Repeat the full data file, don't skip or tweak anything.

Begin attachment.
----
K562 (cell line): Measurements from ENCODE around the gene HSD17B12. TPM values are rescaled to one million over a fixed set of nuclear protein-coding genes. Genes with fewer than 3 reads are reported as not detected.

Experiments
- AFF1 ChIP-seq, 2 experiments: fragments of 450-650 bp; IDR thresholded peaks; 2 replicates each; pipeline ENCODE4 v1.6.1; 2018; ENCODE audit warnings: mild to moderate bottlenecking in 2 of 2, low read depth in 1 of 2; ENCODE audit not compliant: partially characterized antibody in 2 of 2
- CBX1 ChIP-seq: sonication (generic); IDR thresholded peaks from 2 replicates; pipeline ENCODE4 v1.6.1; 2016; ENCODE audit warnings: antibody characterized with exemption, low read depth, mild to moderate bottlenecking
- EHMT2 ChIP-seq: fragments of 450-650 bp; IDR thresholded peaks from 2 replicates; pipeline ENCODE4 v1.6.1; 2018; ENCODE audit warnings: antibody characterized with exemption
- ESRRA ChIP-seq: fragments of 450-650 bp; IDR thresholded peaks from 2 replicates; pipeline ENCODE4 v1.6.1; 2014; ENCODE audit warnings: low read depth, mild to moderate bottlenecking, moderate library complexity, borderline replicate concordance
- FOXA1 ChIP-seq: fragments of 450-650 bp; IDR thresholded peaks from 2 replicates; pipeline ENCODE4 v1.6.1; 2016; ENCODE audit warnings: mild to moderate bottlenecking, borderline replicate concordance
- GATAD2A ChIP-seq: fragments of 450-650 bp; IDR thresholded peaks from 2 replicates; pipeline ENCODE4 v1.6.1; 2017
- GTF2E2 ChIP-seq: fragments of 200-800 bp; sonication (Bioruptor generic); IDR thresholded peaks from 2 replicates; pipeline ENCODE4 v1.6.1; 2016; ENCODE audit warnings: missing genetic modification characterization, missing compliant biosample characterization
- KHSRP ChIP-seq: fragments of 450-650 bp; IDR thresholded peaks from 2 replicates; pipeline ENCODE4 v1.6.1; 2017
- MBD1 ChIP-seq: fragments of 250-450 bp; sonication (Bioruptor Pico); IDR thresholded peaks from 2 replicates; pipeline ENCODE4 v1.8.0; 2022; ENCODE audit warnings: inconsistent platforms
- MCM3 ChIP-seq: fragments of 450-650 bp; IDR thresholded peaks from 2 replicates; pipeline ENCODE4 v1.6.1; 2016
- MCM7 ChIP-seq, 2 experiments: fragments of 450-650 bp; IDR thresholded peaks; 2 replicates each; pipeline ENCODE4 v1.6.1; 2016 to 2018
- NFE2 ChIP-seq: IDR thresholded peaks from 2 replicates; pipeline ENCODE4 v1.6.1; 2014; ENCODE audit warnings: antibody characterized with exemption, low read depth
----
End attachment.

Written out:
K562 (cell line): Measurements from ENCODE around the gene HSD17B12. TPM values are rescaled to one million over a fixed set of nuclear protein-coding genes. Genes with fewer than 3 reads are reported as not detected.

Experiments
- AFF1 ChIP-seq, 2 experiments: fragments of 450-650 bp; IDR thresholded peaks; 2 replicates each; pipeline ENCODE4 v1.6.1; 2018; ENCODE audit warnings: mild to moderate bottlenecking in 2 of 2, low read depth in 1 of 2; ENCODE audit not compliant: partially characterized antibody in 2 of 2
- CBX1 ChIP-seq: sonication (generic); IDR thresholded peaks from 2 replicates; pipeline ENCODE4 v1.6.1; 2016; ENCODE audit warnings: antibody characterized with exemption, low read depth, mild to moderate bottlenecking
- EHMT2 ChIP-seq: fragments of 450-650 bp; IDR thresholded peaks from 2 replicates; pipeline ENCODE4 v1.6.1; 2018; ENCODE audit warnings: antibody characterized with exemption
- ESRRA ChIP-seq: fragments of 450-650 bp; IDR thresholded peaks from 2 replicates; pipeline ENCODE4 v1.6.1; 2014; ENCODE audit warnings: low read depth, mild to moderate bottlenecking, moderate library complexity, borderline replicate concordance
- FOXA1 ChIP-seq: fragments of 450-650 bp; IDR thresholded peaks from 2 replicates; pipeline ENCODE4 v1.6.1; 2016; ENCODE audit warnings: mild to moderate bottlenecking, borderline replicate concordance
- GATAD2A ChIP-seq: fragments of 450-650 bp; IDR thresholded peaks from 2 replicates; pipeline ENCODE4 v1.6.1; 2017
- GTF2E2 ChIP-seq: fragments of 200-800 bp; sonication (Bioruptor generic); IDR thresholded peaks from 2 replicates; pipeline ENCODE4 v1.6.1; 2016; ENCODE audit warnings: missing genetic modification characterization, missing compliant biosample characterization
- KHSRP ChIP-seq: fragments of 450-650 bp; IDR thresholded peaks from 2 replicates; pipeline ENCODE4 v1.6.1; 2017
- MBD1 ChIP-seq: fragments of 250-450 bp; sonication (Bioruptor Pico); IDR thresholded peaks from 2 replicates; pipeline ENCODE4 v1.8.0; 2022; ENCODE audit warnings: inconsistent platforms
- MCM3 ChIP-seq: fragments of 450-650 bp; IDR thresholded peaks from 2 replicates; pipeline ENCODE4 v1.6.1; 2016
- MCM7 ChIP-seq, 2 experiments: fragments of 450-650 bp; IDR thresholded peaks; 2 replicates each; pipeline ENCODE4 v1.6.1; 2016 to 2018
- NFE2 ChIP-seq: IDR thresholded peaks from 2 replicates; pipeline ENCODE4 v1.6.1; 2014; ENCODE audit warnings: antibody characterized with exemption, low read depth